Publisher: Katherine Tegen Books
Genre: Young Adult, Contemporary, LGBTQ
Page Count: 354
Author Website | Purchase on Amazon | Goodreads
I remember seeing this book for the first time at a local book store and thinking the cover looked cute, so I looked it up on Goodreads and I noticed a bit of a mixed review. After reading this book, I can see where the mixed reviews are coming from. There are bits that were good and bits that were not.
When I first read the description of the book, it reminded me a little of the film GBF. A kind of campy and silly teen coming of age story complete with closeted boys and fan girls.
Campy isn’t always necessarily a bad thing if it’s done well. It’s good to read a story or watch a movie that’s a little lighter and doesn’t require you to think so much once in a while.
Fan Art tells the story of Jamie, a high school senior who isn’t necessarily popular, but gets along with everyone and who also happens to be gay. His only issue is he can’t find the courage to come out to anyone but his mother, not even his best friend Mason. Of course Jamie soon realizes he has feelings for his best friend but is too afraid to tell him in fear that he will no longer want to remain friends.
Once I got into the story, yes the campy fluffiness was there but it started to remind me more of another film based on a book, Geography Club. (Both of these films can be found on Netflix by the way!) Geography Club is a little less “Mean Girls” than GBF and I found that the further I got into Fan Art was when I noticed the description of the novel made it seem a lot less mature than it actually is.
Now here is where I start to get a little critical. There were a lot of moments in the story that I really liked, for example: Jamie standing up for himself and his beliefs against censorship within his high school’s magazine. I also really enjoyed the references to all things art and graphic design related as I was a huge art nerd in high school and I did study graphic design in university. But for the few moments I did like, there were more that I did not. As seen in some other reviews, there is a bit of stereotyping within the story that maybe just could have been worded differently. For example, here is a quote that has been brought up a couple of times:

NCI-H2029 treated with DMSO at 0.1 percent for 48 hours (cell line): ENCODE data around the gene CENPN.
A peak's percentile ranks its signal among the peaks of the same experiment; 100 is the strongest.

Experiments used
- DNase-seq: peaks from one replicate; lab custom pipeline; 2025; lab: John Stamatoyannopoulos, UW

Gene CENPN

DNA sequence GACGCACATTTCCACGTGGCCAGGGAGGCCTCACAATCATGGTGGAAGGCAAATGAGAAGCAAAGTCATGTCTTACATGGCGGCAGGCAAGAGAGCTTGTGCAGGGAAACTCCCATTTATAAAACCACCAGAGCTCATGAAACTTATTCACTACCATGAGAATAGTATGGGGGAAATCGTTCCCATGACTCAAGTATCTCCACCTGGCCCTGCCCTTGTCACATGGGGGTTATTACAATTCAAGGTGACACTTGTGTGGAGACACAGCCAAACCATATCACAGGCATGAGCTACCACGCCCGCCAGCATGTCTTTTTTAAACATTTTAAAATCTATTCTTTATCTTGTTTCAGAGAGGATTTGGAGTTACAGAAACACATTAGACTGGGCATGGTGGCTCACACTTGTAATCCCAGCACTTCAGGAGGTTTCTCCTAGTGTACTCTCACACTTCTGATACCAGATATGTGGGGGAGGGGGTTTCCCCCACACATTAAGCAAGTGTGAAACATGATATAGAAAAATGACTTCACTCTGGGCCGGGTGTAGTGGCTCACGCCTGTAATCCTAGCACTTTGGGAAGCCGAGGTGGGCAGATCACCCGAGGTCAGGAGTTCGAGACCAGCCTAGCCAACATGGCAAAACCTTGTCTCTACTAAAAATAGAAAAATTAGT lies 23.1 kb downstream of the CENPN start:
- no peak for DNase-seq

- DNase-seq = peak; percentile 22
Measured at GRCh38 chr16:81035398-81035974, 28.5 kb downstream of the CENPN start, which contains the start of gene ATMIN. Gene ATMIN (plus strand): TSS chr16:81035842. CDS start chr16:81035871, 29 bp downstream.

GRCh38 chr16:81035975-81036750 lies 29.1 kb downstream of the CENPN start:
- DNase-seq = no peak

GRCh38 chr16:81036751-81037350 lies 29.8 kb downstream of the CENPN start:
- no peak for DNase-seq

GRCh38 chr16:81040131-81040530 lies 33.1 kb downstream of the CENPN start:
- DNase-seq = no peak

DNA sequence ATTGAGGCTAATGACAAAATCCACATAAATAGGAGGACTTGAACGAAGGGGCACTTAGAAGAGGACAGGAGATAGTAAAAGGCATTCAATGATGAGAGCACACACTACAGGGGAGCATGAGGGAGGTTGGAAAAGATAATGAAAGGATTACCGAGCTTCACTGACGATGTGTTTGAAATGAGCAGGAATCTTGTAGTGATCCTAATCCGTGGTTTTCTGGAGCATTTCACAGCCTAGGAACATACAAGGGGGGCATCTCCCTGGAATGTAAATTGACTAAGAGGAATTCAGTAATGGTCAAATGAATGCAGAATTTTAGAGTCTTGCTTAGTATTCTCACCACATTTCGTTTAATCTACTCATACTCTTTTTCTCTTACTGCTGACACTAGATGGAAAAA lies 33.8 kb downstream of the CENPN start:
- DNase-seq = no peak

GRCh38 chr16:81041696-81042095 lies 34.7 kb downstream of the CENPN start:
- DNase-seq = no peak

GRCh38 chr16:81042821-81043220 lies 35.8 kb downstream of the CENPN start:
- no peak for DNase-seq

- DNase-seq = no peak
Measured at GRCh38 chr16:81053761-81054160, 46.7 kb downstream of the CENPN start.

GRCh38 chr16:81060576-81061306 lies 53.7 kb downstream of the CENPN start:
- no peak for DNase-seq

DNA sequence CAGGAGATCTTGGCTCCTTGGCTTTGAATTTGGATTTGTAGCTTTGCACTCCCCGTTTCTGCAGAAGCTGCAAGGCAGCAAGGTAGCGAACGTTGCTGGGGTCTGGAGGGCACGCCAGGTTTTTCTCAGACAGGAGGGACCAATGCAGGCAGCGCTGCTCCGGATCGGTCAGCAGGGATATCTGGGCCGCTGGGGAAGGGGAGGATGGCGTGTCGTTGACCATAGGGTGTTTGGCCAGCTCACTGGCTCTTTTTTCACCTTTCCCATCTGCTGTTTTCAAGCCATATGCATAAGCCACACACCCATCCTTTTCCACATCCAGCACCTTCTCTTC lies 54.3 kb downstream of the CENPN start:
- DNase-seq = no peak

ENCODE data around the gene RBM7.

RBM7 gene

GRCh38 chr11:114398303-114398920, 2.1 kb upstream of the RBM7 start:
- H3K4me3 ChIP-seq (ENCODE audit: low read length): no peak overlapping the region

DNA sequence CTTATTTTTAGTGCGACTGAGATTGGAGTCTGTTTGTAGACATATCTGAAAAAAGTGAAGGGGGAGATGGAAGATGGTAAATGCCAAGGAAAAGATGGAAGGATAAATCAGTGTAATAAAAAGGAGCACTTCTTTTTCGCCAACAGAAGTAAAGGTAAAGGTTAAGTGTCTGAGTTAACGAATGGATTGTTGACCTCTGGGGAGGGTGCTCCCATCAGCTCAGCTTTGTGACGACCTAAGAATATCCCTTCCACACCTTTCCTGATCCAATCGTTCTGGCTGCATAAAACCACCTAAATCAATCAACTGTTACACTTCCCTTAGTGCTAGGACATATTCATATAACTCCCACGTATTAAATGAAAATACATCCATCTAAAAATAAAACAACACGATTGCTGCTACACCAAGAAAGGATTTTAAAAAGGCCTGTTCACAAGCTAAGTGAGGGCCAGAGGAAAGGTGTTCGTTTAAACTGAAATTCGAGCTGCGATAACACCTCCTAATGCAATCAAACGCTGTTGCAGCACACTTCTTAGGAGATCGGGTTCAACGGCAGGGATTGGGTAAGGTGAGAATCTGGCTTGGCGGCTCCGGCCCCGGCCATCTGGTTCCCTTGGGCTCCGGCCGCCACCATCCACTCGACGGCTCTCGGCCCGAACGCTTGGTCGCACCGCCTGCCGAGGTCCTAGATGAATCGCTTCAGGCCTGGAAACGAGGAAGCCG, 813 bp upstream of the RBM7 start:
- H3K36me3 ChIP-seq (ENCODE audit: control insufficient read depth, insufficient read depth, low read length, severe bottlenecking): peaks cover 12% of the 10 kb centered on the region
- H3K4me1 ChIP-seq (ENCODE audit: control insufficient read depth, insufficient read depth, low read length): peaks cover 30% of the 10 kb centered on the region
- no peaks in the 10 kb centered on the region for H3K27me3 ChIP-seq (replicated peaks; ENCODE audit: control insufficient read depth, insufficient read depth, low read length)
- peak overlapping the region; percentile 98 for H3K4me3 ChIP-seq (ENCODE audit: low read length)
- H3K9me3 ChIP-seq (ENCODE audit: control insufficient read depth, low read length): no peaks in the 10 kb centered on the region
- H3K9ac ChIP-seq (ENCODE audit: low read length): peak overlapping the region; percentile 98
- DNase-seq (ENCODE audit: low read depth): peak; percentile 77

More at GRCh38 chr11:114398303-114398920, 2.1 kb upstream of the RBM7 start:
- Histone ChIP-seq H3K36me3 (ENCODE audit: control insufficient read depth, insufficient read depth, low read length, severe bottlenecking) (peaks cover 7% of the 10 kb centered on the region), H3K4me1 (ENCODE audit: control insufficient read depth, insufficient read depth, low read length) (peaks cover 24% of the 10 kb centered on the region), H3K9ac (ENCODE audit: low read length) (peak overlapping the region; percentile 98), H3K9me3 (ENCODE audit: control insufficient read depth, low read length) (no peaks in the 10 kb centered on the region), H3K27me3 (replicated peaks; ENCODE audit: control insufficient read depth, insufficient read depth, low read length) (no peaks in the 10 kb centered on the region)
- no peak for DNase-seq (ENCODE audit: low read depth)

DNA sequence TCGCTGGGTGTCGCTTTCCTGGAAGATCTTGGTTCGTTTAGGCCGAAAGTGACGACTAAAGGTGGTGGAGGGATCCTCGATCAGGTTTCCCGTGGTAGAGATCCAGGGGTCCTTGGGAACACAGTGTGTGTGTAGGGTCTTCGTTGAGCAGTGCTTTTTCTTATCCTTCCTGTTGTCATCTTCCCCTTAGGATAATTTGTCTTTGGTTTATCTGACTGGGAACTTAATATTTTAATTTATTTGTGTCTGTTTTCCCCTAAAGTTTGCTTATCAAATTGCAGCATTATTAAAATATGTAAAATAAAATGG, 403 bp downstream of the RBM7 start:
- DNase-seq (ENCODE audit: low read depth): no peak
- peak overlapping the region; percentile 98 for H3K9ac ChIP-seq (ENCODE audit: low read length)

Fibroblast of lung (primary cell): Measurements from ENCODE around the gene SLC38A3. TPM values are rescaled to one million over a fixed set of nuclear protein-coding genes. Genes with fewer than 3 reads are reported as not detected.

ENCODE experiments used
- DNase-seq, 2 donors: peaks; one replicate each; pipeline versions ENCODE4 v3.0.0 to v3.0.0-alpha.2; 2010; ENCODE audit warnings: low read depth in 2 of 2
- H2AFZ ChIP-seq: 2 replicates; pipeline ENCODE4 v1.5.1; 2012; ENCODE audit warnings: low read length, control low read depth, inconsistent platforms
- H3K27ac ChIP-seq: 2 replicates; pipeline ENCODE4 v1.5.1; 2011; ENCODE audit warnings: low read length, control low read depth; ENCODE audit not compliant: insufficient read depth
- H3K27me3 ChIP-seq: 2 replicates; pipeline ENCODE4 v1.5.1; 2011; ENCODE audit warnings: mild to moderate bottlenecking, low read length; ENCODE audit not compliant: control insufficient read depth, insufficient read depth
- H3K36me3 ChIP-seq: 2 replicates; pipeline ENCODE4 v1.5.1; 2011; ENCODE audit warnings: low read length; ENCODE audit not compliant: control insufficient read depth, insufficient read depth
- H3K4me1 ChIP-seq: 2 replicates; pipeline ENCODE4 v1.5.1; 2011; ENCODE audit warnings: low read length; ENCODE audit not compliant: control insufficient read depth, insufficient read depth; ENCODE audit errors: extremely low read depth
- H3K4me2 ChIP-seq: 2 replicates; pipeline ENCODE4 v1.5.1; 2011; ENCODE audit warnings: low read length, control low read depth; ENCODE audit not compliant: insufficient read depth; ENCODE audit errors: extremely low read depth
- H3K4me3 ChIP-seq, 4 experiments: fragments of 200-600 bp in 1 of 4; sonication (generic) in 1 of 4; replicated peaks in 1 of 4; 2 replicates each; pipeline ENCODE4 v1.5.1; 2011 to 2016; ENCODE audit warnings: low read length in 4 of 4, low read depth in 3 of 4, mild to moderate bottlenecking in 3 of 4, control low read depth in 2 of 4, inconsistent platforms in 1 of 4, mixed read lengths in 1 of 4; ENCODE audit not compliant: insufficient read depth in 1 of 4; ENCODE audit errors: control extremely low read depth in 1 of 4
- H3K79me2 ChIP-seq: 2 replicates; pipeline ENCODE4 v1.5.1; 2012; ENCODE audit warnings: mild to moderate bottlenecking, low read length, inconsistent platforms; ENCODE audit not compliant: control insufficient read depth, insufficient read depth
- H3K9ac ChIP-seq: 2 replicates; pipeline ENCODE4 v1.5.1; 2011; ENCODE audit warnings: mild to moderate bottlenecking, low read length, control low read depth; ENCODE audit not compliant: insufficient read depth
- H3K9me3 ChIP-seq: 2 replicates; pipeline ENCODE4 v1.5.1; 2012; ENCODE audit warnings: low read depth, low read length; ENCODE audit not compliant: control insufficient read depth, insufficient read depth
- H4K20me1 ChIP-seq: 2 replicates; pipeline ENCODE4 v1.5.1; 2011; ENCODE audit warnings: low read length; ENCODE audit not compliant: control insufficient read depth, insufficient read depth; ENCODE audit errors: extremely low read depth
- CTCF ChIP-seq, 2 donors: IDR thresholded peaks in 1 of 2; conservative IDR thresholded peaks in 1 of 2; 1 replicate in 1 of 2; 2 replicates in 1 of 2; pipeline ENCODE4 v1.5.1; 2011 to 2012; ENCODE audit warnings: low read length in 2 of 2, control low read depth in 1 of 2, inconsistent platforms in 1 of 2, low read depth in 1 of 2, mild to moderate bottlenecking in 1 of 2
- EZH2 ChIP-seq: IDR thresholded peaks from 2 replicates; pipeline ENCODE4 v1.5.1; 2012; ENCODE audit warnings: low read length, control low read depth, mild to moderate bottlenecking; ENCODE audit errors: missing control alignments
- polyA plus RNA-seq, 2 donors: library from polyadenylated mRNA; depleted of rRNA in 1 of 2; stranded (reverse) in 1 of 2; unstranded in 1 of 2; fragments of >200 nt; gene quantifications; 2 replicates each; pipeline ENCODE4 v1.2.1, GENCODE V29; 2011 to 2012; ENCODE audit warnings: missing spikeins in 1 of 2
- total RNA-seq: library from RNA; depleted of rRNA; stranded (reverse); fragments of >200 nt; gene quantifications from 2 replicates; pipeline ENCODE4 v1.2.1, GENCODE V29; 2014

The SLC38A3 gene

“I never had baby dolls, never played dress up in my mom’s high heels, and never wanted to join the cheerleading squad, so it wasn’t like my mom knew I was gay.”
I think I understand where the author was going when she wrote this, but the way things were worded just made it seem very stereotypical, which brings me to another aspect of the novel that I wasn’t to keen on: the writing. I understand it’s a YA novel and it’s not going to be super complicated, and like I said before sometimes you need something a little less thought provoking and a little more fun, but the writing just wasn’t there for me. It had it’s moments but for the most part it almost felt a little like fan fiction which I suppose is a little ironic.
I also found that there are quite a lot of characters and by the end of the book a lot of their stories had loose ends or weren’t thought a lot about. Who did rat on on Nick? What was up with Challis and her family? I just felt like I needed more closure with a lot of the side characters.
While reading Fan Art, all you want is for our main character Jamie to be able to come out and express his love for his best friend, even if that meant the chance of getting rejected. So finally, after all this building up and getting to the big moment we’ve all been waiting for it just fell flat and I once again am going to have to criticize the writing.
A moment that should have felt beautiful ended up feeling like a let down. It was just awkward for me, I knew it was coming and I didn’t feel excited or happy, just underwhelmed.
Overall, I think this story had potential. It had cute and fun moments which was what I was looking for going into reading a story like this one, but there are a few things that I wish were written differently.
2 thoughts on “Fan Art by Sarah Tregay (Book Review)”